|NCES 2017286||ECLS-K:2011 Public-Use Kindergarten-Second Grade Data File and Electronic Codebook
The Early Childhood Longitudinal Study, Kindergarten Class of 2010-11 (ECLS-K:2011) is a longitudinal study following a nationally representative sample of students from their kindergarten year to the spring of 2016, when most of the students are expected to be in fifth grade. This public-use data file includes information collected during the fall and spring of the 2010-11 school year, when all of the students were in kindergarten, the fall and spring of the 2011-12 school year, when most of the students were in first grade, and the fall and spring of the 2012-13 school year, when most of the students were in second grade. The file includes information collected from the students, their parents/guardians, their teachers, and their school administrators in the first two years of the study. It also includes information collected in the spring of 2011 from their kindergarten-year before- and after-school care providers.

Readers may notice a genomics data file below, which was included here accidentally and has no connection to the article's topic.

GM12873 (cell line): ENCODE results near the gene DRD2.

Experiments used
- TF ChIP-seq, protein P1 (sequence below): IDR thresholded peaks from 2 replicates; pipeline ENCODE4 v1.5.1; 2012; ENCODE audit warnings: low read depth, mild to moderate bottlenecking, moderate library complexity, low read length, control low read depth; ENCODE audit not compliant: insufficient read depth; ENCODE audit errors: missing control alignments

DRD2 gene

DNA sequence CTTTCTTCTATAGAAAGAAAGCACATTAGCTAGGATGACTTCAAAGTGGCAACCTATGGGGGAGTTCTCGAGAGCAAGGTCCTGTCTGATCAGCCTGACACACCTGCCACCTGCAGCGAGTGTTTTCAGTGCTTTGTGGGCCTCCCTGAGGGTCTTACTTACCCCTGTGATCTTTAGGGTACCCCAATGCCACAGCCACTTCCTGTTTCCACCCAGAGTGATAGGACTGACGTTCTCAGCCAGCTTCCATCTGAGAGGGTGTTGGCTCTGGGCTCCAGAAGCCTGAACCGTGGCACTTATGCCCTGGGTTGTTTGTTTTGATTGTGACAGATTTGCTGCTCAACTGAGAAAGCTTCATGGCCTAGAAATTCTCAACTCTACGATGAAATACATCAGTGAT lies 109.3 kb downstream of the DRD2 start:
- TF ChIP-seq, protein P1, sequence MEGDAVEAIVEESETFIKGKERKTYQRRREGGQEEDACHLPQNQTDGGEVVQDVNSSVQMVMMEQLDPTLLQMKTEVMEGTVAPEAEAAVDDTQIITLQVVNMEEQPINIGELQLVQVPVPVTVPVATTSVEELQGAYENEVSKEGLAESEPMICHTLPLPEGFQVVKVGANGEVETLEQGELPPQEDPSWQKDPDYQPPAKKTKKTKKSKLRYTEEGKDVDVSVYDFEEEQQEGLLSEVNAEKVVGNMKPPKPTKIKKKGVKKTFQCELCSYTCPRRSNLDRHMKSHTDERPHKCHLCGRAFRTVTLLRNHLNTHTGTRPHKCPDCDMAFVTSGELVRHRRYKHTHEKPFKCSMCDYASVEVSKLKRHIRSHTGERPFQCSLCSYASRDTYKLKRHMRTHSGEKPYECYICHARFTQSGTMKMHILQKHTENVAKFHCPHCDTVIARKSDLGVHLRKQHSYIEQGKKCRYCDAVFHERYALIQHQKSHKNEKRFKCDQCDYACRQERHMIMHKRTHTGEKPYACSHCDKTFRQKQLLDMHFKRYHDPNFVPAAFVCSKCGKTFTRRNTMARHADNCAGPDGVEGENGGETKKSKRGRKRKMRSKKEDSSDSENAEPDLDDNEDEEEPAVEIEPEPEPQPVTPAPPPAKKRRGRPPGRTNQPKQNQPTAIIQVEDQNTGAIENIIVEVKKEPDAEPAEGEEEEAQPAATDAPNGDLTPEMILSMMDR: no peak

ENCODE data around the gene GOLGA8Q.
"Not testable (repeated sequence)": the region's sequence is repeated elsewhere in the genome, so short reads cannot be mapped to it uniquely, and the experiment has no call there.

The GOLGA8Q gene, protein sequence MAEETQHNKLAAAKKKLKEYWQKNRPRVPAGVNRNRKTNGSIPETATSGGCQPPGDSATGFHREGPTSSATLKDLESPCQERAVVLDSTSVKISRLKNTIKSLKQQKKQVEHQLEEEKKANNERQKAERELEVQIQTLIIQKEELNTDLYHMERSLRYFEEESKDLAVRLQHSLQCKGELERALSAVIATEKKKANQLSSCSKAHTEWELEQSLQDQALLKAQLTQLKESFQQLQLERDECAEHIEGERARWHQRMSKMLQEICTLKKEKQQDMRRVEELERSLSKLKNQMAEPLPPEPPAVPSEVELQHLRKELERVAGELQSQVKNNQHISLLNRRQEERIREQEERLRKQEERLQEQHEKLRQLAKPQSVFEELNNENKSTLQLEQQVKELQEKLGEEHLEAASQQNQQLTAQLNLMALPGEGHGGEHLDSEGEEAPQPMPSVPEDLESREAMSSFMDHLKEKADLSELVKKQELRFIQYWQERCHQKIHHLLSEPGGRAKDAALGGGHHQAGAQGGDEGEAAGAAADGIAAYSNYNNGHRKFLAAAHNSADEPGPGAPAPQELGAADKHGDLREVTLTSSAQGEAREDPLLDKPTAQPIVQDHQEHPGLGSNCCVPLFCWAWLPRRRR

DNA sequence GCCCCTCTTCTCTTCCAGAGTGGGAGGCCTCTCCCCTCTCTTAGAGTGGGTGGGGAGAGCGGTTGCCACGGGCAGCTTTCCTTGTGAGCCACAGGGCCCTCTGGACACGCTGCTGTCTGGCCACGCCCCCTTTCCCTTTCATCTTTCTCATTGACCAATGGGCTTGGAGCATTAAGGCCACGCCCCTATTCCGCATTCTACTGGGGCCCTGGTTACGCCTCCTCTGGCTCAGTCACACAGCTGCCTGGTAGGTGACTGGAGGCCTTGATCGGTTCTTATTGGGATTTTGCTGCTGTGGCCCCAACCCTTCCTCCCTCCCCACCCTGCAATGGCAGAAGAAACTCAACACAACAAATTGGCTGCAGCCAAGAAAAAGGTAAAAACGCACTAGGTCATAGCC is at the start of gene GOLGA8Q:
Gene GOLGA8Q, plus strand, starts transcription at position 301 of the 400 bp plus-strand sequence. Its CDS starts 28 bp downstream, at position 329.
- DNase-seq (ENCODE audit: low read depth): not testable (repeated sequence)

|REL 2017198||Home Language Survey Data Quality Self-Assessment
Most state departments of education across the U.S. require or recommend that districts use a home language survey as the first step in a multi-step process for identifying students who qualify for English learner student services. However, existing home language surveys may not reveal accurate information about students' language or students' exposure to English language and literacy and, therefore, can actually contribute to the misidentification of English learner students. In response to this challenge, Regional Educational Laboratory Northeast and Islands worked with state and district practitioners to develop the Home Language Survey Data Quality Self-Assessment Tool. This 15-minute self-assessment is designed for use by state leaders who coordinate programs to support students' English language acquisition and achievement in districts, as well as for district leaders who oversee the English learner student identification process in schools. The tool supports the collection of high-quality home language survey data by gathering information from district English learner student coordinators and prompts self-assessment of key practices that impact the quality of home language survey data. The report includes a guiding Data Quality Framework and presents the complete self-assessment tool along with description of how it was developed, how to adapt and administer the self-assessment, and how to engage stakeholders in analyzing and interpreting self-assessment results to identify opportunities for improvement. This engagement at both state and district levels will inform decisions that can contribute to the collection of more accurate data regarding English learner students.
|REL 2017237||Graduation outcomes of students who entered New York City public schools in grade 5 or 6 as English learner students